Nick Hammond, Coordinator of the Expert Group of Foreign Nationals in Prison and Probation (FNPP)
Nick Hammond, the current Coordinator of the expert group of foreign nationals in prison and probation will be leaving EuroPris after working with us since 2013. With this interview, we would like to thank him for his great contribution to EuroPris, and share as well as highlight his rich background in working on foreign nationals in prison and probation.
What is the story behind you becoming the coordinator of the FNPP expert group?
Working in the Probation Department of the largest women’s prison in Europe, HMP Holloway in the late 1980’s, first introduced me to the issues facing foreign nationals in the criminal justice system and the challenges to prison and probation services. Leaving prison to establish a specialist probation unit working with foreign nationals that got arrested at Heathrow Airport, I then went on to work with offenders with a wide range of nationalities and immigration status’s probation & prison staff in London increasingly faced in their mainstream, day-to-day work.
From there I moved into staff training and policy development for the probation and prison services, initially for London and then at HMPPS Headquarters developing national policy and practice.
I have been fortunate to be involved in European criminal justice cooperation since the 1990s, initially through CEP, multi-national EU Projects and the precursor to the present group, the European Group of Prisoners Abroad, EGPA. It was inevitable given the increasing importance of the issue of foreign national offenders and prisoners within Europe, that with the establishment of EuroPris, a combined EuroPris/CEP expert group was created in 2013. Bringing together the knowledge, talent and commitment of professionals representing prison and probation services, NGOs working with their nationals imprisoned abroad and Universities. Since 2013, the EuroPris/CEP Foreign Nationals in Prison & Probation expert group has been at the forefront of sharing information and best practice in meeting the needs of prison and probation services and NGOs. Since retiring from HMPPS, England & Wales in 2015, it has been a privilege and pleasure to be the Coordinator of the FNPP expert group on behalf of EuroPris, CEP and their members.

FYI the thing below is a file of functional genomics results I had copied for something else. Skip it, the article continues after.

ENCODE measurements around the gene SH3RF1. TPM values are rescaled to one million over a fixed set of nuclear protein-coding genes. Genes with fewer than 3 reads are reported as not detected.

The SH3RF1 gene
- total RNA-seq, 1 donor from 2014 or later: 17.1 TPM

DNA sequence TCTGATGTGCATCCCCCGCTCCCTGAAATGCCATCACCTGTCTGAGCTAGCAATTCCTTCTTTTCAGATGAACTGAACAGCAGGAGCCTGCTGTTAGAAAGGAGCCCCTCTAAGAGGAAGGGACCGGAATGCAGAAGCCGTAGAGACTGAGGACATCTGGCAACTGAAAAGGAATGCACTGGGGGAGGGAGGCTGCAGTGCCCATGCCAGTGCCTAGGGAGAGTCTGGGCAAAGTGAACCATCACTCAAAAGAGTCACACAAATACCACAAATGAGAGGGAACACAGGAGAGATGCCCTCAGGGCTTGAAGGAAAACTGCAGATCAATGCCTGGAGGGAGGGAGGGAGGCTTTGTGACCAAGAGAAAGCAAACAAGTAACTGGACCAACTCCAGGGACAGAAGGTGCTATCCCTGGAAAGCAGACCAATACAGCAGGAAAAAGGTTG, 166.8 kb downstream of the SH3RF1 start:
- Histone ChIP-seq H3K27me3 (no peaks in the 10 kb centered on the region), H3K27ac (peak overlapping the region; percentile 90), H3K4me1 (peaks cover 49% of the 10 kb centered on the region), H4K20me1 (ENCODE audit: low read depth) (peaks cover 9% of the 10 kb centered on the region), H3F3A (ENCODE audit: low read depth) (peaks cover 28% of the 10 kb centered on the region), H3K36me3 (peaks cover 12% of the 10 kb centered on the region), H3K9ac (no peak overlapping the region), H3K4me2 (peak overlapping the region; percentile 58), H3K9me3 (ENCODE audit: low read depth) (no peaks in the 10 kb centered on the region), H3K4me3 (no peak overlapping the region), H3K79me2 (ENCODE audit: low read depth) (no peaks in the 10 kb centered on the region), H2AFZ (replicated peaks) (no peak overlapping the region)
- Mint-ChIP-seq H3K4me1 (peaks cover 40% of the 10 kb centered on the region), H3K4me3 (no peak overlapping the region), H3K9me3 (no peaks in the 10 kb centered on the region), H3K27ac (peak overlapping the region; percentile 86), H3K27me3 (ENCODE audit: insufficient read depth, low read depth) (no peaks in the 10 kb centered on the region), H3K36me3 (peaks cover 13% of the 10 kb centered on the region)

Which outputs of the group are you most proud of and why?
The FNPP expert group aims to promote better national regulation and best practices for foreign nationals in prison and probation in Europe. We wish to contribute to a greater awareness of FNPP issues through work, study, cooperation and collaboration with specialist organisations, groups and experts to improve the management, rehabilitation and resettlements needs of FNPPs. I think that we have had successes in this through a busy schedule of international workshops, dedicated Newsletters, webinars and many contributions/presentations/discussions in seminars of the ERA, the Council of Europe and others over the past 8 years. For example, a key and productive relationship has been with the Council of Europe through the promotion of their Recommendations on Foreigners in Prison 2012(12). This resulted, in particular, in a productive collaboration with the CoE HELP Programme, creating a FNP e-learning module for staff training, translated into five languages which has proved useful and valuable, promoting practical initiatives for improving the treatment and management of FNPs using the CoE 2012(12) recommendations as a basis for change: E-learning module on managing foreign national prisoners. To view the expert group page to find all the outputs, click here.
Any other personal remarks that you would like to make?
Working closely with the EuroPris, a small, highly-skilled, motivated team, expertly and led and inspired by Executive Directors, Kirsten and now Gustav, EuroPris certainly ‘punches above its weight’. It has been a great personal pleasure to work alongside them, the CEP, and the members of the FNPP Expert Group and to have been able to contribute in this area of CJ policy and practice which is of increasing importance to Europe. It is not a full ‘goodbye’, being an expert group, individuals contribute as required so though it is time to pass on the coordinator role, I may well contribute in other ways.